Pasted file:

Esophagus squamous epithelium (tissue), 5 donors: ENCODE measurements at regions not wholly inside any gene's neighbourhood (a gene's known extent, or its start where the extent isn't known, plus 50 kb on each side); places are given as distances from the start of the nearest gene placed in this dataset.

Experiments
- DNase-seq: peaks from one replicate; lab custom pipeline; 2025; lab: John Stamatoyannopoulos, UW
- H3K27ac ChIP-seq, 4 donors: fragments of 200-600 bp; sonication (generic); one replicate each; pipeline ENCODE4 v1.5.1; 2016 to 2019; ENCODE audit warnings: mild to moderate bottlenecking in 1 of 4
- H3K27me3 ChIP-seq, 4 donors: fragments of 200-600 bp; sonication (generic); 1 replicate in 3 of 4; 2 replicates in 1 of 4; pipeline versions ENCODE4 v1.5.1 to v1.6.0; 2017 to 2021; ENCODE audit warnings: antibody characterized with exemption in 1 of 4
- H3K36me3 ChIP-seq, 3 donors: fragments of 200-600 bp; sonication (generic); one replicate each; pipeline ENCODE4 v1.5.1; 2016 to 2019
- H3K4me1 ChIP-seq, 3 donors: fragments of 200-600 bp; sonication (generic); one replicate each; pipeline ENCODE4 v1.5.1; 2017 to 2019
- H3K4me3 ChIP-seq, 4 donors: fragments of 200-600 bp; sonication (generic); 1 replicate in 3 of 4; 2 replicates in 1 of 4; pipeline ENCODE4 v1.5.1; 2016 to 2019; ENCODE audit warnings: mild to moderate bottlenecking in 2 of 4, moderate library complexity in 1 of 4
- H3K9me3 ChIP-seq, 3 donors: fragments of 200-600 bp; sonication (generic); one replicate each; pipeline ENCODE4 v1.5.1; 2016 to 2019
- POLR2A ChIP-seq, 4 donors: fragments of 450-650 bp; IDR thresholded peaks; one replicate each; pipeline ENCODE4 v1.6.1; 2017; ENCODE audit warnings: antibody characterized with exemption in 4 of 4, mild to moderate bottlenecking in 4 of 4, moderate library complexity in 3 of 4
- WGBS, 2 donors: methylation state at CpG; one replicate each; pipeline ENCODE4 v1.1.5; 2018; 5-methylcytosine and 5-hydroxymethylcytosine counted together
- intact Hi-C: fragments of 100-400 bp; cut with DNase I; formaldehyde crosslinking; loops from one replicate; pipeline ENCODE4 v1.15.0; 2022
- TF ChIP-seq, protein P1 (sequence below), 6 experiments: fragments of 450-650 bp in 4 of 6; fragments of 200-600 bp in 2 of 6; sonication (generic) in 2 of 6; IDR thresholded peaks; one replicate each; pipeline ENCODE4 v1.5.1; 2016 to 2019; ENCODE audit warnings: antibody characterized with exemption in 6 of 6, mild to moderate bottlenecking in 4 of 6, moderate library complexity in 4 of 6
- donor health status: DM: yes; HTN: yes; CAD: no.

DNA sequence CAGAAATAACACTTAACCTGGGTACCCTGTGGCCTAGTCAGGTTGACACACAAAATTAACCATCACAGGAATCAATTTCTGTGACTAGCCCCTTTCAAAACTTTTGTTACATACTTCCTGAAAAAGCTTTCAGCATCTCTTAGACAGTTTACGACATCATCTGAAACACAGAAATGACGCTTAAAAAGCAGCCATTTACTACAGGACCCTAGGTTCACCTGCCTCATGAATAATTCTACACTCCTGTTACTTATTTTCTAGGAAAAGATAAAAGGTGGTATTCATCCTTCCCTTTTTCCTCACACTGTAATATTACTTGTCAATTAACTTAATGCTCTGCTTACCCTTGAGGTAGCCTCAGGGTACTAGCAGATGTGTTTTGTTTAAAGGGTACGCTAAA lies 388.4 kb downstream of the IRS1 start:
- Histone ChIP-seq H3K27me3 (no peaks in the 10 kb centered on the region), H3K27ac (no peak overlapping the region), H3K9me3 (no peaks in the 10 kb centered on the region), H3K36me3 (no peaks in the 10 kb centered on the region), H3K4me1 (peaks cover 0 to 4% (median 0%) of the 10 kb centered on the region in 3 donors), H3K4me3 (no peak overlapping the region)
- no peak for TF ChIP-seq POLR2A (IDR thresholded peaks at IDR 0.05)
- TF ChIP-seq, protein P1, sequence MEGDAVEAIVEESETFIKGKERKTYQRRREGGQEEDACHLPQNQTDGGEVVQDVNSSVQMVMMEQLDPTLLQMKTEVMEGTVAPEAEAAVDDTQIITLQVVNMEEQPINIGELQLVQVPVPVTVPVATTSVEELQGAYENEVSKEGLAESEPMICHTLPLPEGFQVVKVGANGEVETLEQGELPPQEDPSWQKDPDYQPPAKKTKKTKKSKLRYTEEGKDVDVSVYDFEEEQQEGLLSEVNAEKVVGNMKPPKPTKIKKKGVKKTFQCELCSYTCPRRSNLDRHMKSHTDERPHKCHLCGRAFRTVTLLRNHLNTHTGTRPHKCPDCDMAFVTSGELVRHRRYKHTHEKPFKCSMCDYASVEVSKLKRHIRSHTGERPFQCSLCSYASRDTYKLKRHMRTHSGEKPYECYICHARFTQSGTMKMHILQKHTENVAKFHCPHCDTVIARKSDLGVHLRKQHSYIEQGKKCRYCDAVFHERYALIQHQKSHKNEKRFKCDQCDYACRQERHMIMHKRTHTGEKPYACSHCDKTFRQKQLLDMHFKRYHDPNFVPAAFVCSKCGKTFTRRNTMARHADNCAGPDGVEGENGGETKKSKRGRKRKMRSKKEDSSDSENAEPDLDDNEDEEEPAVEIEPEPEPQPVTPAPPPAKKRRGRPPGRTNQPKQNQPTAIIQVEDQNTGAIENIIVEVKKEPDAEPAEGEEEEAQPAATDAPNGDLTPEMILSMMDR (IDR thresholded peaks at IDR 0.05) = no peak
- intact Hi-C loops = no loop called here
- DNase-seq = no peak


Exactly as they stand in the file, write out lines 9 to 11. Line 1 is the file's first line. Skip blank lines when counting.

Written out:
- H3K9me3 ChIP-seq, 3 donors: fragments of 200-600 bp; sonication (generic); one replicate each; pipeline ENCODE4 v1.5.1; 2016 to 2019
- POLR2A ChIP-seq, 4 donors: fragments of 450-650 bp; IDR thresholded peaks; one replicate each; pipeline ENCODE4 v1.6.1; 2017; ENCODE audit warnings: antibody characterized with exemption in 4 of 4, mild to moderate bottlenecking in 4 of 4, moderate library complexity in 3 of 4
- WGBS, 2 donors: methylation state at CpG; one replicate each; pipeline ENCODE4 v1.1.5; 2018; 5-methylcytosine and 5-hydroxymethylcytosine counted together